Between all the pretentious hunting, the elaborate breakfasts, the even more lavish dinners, and the vicious gossip mongering (why do servants obsesses about their employers' personal lives?), Sir William gets stabbed through the heart as he sits sulking in his study after his affair with the head housemaid, Elsie, is rather indelicately revealed over dinner one night. Although everyone is amply surprised, hardly anyone seems upset by this unpleasant incident. Indeed, all of them are just eager to get back their lives as soon as ‘this horrible business’ is resolved. (In hindsight, I have come to gather that sexual mores look good on the coffee table but rather out of place and prudish when all you want to do is have sex make love.) A comic inspector, played by Stephen Fry and not surprisingly named Thompson, elicits some laughs as he blunders and goofs all around the crime scene. But he is no Sherlock Holmes and we begin to get that uneasy feeling that accompanies the realization that there is more to things than meets the eye – the investigation isn’t the point.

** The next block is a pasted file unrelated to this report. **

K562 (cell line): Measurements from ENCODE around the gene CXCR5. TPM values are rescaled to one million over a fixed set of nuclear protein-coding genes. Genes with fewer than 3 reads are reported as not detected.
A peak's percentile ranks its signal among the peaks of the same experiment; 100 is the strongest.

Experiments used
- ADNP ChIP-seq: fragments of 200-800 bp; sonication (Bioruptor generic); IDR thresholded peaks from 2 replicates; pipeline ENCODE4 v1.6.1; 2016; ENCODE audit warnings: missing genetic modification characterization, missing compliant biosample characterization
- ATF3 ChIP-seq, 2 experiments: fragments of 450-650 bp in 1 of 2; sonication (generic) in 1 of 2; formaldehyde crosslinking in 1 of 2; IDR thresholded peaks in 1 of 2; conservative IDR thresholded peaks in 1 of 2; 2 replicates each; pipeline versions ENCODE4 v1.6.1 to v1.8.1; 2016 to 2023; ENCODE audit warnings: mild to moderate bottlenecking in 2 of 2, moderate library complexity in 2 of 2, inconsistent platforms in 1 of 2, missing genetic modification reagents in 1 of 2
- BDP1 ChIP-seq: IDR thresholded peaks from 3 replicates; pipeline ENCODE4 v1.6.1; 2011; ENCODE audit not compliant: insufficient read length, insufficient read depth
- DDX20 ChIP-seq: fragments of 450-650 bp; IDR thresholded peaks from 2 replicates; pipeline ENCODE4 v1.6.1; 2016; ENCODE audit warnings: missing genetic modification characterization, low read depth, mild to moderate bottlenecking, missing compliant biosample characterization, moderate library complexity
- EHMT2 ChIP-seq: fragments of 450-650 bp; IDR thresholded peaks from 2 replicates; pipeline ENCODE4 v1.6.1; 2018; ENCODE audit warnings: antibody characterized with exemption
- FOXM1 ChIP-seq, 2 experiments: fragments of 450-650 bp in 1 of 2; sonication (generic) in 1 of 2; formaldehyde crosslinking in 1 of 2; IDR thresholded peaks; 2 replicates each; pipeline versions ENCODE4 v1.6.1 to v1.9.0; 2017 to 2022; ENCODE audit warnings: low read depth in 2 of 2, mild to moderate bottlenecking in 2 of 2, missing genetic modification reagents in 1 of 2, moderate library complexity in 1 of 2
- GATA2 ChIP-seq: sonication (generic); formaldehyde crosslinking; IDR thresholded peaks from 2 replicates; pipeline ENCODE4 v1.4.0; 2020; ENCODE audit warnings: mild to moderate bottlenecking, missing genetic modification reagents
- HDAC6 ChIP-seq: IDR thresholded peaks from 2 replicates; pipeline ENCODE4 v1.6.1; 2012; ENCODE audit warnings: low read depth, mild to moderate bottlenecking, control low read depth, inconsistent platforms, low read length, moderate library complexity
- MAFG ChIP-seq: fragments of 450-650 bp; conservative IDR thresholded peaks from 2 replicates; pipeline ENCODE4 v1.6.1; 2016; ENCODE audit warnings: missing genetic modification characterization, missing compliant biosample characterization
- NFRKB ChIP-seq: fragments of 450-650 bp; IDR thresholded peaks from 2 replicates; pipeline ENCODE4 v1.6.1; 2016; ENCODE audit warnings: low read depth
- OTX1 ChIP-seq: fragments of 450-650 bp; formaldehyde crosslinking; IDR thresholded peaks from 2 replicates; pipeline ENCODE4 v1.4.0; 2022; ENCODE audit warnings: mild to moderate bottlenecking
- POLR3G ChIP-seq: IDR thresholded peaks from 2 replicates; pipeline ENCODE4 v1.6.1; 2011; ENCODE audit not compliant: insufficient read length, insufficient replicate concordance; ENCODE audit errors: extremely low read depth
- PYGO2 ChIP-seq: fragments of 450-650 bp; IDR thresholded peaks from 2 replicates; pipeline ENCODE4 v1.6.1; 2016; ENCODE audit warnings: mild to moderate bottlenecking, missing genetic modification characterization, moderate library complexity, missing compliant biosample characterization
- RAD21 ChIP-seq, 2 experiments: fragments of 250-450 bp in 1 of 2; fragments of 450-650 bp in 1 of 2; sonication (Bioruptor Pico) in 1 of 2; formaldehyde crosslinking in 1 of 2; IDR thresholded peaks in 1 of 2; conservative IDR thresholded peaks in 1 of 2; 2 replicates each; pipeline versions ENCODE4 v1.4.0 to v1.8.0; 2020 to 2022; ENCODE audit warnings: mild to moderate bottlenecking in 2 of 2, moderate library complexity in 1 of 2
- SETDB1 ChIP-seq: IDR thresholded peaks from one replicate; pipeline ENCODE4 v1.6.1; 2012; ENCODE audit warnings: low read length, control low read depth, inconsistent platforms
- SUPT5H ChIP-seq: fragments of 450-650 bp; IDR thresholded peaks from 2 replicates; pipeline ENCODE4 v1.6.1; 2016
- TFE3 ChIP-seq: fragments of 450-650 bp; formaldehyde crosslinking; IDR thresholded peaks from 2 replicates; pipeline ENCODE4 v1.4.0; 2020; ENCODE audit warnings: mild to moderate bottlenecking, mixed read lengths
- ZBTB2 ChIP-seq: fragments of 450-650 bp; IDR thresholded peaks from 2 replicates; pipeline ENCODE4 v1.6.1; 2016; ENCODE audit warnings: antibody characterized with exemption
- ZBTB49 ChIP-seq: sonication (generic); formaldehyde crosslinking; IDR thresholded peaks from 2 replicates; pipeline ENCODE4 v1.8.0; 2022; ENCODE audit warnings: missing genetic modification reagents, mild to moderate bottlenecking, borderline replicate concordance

Intended for most parts to be a study of the British class system during the 1930s, Gosford Park highlights the dependency of the upper class on an efficient servant class. Not surprisingly, Lady Lavinia shares the opinion that women who travel without a maid have lost their sense of self respect. Indeed, maids are required even for the purpose of getting dressed for dinner. Talk about sophistication! In the servants’ area, people are addressed by the names of their masters — “We stick to the old customs here, it saves confusion”, explains Mrs. Wilson. An observation that particularly came to my attention was the contempt that most guests bear for Mabel Nesbitt, Hon. Freddie Nesbitt’s wife, just because she comes from a working class family and has climbed her way up the social ladder. Lady Sylvia McCordle (Kristin Scott Thomas) and Lady Trentham (Maggie Smith) - who finds nothing more exhausting than training a new maid - are especially vicious and leave no stone unturned in reminding her of her true standing in the gathering. As anywhere else in the world, the elite always seem to have a weakness for the existing order.